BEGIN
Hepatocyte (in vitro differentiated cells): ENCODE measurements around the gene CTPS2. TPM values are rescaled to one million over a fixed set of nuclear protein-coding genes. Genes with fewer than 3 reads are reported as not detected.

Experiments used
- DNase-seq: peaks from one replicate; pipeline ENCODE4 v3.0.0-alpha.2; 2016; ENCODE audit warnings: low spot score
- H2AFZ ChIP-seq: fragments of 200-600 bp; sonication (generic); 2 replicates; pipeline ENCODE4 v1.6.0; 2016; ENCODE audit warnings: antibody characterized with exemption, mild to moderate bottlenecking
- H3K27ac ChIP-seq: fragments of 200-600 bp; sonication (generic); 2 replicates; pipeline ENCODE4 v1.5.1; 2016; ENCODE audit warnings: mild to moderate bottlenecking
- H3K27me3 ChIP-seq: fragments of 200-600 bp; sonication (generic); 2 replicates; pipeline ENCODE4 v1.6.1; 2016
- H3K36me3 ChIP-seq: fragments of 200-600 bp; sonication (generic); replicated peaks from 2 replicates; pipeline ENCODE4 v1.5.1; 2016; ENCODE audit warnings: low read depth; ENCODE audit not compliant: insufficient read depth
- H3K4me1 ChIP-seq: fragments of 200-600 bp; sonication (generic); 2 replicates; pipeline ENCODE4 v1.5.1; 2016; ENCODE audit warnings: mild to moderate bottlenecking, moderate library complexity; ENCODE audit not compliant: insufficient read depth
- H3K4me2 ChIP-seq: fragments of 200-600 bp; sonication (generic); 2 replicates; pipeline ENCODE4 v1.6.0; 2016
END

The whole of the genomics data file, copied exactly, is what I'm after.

Hepatocyte (in vitro differentiated cells): ENCODE measurements around the gene CTPS2. TPM values are rescaled to one million over a fixed set of nuclear protein-coding genes. Genes with fewer than 3 reads are reported as not detected.

Experiments used
- DNase-seq: peaks from one replicate; pipeline ENCODE4 v3.0.0-alpha.2; 2016; ENCODE audit warnings: low spot score
- H2AFZ ChIP-seq: fragments of 200-600 bp; sonication (generic); 2 replicates; pipeline ENCODE4 v1.6.0; 2016; ENCODE audit warnings: antibody characterized with exemption, mild to moderate bottlenecking
- H3K27ac ChIP-seq: fragments of 200-600 bp; sonication (generic); 2 replicates; pipeline ENCODE4 v1.5.1; 2016; ENCODE audit warnings: mild to moderate bottlenecking
- H3K27me3 ChIP-seq: fragments of 200-600 bp; sonication (generic); 2 replicates; pipeline ENCODE4 v1.6.1; 2016
- H3K36me3 ChIP-seq: fragments of 200-600 bp; sonication (generic); replicated peaks from 2 replicates; pipeline ENCODE4 v1.5.1; 2016; ENCODE audit warnings: low read depth; ENCODE audit not compliant: insufficient read depth
- H3K4me1 ChIP-seq: fragments of 200-600 bp; sonication (generic); 2 replicates; pipeline ENCODE4 v1.5.1; 2016; ENCODE audit warnings: mild to moderate bottlenecking, moderate library complexity; ENCODE audit not compliant: insufficient read depth
- H3K4me2 ChIP-seq: fragments of 200-600 bp; sonication (generic); 2 replicates; pipeline ENCODE4 v1.6.0; 2016